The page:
In 1988, four enterprising partners (including winemaker Aurelio Montes Sr.), sharing a common dream, embarked on a project to make high quality Chilean wines at a time when, strange as it may sound, such an idea was considered a high-risk venture.
Starting from the ground up with modest resources Vina Montes led what became a new wave of producers making sustainable, premium-quality wines, and adhering to solid management principals.
“Considered one of the most able practitioners in the cellar, Winemaker Aurelio Montes has always maintained that 80 per cent of good wine comes from the vineyards and only 20 per cent from the cellar. So vineyard care is paramount, enabling us to produce world-class wines. From the vineyard rows to the cellar, we meticulously study every variable in the winemaking process. Our commitment to method and process is almost obsessive. Nothing is left to chance.”
France’s Alsace region produces 18 per cent of the total French production of still white AOC wines. Our resident wine authority Kyle Meyer of Wine Exchange is here to give us an overview of the prominent region. Kyle will also chat with us about how wine professionals navigate their way through trade tastings.
Alsace is located on France’s eastern border and on the west bank of the upper Rhine, adjacent to Germany and Switzerland. In 1962, centuries of winemaking excellence were rewarded when Alsace received AOC status.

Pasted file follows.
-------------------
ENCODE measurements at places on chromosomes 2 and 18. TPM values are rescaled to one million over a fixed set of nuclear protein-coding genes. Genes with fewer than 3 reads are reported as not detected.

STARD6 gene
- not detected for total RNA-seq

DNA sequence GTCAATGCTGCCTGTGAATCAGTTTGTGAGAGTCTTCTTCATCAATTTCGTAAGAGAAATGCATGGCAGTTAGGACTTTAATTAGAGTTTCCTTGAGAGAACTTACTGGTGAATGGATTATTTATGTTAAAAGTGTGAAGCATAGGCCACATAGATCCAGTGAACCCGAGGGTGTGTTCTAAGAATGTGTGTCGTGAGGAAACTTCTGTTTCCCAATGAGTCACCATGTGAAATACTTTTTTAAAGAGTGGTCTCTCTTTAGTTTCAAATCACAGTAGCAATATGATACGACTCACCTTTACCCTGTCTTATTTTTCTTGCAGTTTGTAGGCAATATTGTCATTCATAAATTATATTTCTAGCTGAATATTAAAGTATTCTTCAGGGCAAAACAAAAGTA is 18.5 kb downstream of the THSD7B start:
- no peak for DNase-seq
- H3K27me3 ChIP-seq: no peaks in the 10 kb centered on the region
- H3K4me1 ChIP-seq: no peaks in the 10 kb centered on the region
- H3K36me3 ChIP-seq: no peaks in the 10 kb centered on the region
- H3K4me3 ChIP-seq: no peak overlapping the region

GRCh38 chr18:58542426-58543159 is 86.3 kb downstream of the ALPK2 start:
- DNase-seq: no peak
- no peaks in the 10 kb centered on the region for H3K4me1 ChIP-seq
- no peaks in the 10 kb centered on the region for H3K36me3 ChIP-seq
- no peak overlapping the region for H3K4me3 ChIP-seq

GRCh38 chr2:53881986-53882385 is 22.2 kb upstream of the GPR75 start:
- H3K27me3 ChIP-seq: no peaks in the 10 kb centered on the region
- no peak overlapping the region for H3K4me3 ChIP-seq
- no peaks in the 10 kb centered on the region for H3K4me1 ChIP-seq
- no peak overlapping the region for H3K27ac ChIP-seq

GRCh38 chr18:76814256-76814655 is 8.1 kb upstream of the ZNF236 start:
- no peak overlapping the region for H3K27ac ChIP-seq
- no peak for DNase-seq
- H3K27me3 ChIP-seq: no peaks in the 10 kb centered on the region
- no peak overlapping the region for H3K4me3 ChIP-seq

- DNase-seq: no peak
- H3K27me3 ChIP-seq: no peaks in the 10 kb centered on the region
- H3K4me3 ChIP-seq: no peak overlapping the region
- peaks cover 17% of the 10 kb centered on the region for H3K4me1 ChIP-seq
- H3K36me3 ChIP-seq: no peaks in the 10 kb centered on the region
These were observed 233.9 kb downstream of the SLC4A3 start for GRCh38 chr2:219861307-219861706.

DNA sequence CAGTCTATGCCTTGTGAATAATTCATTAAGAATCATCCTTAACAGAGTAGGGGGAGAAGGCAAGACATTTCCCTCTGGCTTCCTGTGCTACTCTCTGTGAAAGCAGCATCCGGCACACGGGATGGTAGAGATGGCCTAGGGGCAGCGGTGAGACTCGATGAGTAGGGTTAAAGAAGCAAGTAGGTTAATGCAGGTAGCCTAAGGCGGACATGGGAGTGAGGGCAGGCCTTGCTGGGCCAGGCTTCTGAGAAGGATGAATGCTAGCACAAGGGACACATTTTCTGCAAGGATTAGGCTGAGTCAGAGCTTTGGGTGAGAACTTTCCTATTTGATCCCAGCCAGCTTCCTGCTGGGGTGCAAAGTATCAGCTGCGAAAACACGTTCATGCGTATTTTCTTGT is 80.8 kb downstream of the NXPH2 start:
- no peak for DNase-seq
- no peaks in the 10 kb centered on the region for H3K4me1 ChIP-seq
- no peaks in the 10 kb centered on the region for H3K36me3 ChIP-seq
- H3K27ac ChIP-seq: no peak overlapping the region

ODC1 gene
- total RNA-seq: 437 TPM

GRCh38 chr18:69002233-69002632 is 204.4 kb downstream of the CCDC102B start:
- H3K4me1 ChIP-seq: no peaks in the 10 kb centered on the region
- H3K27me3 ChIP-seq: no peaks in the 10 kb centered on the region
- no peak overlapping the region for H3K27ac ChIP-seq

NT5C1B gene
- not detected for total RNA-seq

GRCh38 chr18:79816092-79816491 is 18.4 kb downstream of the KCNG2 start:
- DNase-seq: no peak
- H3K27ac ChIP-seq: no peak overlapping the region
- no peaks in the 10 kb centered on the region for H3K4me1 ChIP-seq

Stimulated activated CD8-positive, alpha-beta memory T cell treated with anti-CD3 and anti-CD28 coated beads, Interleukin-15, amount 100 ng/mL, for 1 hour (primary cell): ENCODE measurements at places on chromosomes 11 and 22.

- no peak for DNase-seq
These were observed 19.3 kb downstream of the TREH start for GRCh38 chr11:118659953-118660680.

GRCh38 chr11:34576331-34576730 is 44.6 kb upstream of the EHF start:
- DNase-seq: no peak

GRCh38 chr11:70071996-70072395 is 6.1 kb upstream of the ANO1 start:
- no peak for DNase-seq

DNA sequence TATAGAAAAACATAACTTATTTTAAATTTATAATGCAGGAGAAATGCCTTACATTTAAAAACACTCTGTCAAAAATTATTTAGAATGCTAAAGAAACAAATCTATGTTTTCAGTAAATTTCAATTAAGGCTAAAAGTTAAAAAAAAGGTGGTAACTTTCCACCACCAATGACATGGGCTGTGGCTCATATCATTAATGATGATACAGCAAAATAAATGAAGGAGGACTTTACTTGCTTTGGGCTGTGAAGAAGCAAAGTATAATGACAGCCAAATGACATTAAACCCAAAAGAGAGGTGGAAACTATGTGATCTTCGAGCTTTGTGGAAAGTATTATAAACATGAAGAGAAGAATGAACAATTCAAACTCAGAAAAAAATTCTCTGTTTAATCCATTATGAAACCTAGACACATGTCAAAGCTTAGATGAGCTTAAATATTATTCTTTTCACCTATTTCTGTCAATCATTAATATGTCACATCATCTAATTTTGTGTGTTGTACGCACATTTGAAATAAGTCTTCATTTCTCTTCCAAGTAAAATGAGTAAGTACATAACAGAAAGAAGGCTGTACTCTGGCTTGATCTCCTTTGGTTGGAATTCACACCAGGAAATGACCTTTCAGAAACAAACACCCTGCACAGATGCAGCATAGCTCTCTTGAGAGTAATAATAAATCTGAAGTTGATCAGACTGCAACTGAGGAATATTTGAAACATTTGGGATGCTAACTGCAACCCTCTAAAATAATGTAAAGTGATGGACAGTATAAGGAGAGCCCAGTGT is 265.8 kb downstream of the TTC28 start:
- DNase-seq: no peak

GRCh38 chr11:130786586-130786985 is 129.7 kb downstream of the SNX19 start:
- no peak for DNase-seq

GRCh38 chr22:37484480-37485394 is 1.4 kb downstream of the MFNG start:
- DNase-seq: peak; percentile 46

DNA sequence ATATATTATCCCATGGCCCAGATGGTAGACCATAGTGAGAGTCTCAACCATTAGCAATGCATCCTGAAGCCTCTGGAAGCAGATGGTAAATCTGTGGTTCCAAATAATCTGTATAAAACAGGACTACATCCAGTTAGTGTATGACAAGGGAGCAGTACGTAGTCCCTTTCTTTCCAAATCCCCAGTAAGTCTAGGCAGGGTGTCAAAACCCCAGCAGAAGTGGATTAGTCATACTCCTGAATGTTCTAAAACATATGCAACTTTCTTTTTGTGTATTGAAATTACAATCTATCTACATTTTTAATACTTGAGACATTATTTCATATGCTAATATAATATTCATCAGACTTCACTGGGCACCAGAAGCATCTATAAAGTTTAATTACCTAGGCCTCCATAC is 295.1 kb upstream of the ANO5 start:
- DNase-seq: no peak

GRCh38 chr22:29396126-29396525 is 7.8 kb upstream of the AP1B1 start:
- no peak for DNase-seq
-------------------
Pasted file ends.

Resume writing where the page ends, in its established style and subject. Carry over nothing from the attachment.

Alsace produces 10 per cent of all Riesling consumed worldwide. It is regarded as one of the finest white wines in the world and widely considered to reach its peak form in Alsace.
The about-to-be-discovered “Lodi Wine Country” is one of California’s major winegrowing regions. It’s located 100 miles east of San Francisco near the San Joaquin/Sacramento River Delta, south of Sacramento and west of the Sierra Nevada mountain range. Lodi is characterized by rural atmosphere where wineries and farms run by 4th and 5th generation families operate in tandem with a new group of vintners who have brought creative winemaking and cutting–edge technology to the region.
In Lodi, grape growing is inextricably woven into the culture : the city of Lodi’s police department prominently features a grape cluster in its logo, and high school teams are named after grape varieties.
Lodi has been a major winegrape growing region for over 150 years. Unlike many U.S. wine regions, Lodi actually prospered during Prohibition and as such has been a continuous source of wine grapes since the 1850s. In fact, when early trappers wandered into what is now Lodi, they called one stream they discovered “Wine Creek” because of the proliferation of wild vines found there. As more and more Italian and German immigrants made their homes in Lodi, vinifera varieties such as Zinfandel, Tokay, and Alicante appeared by the 1880s.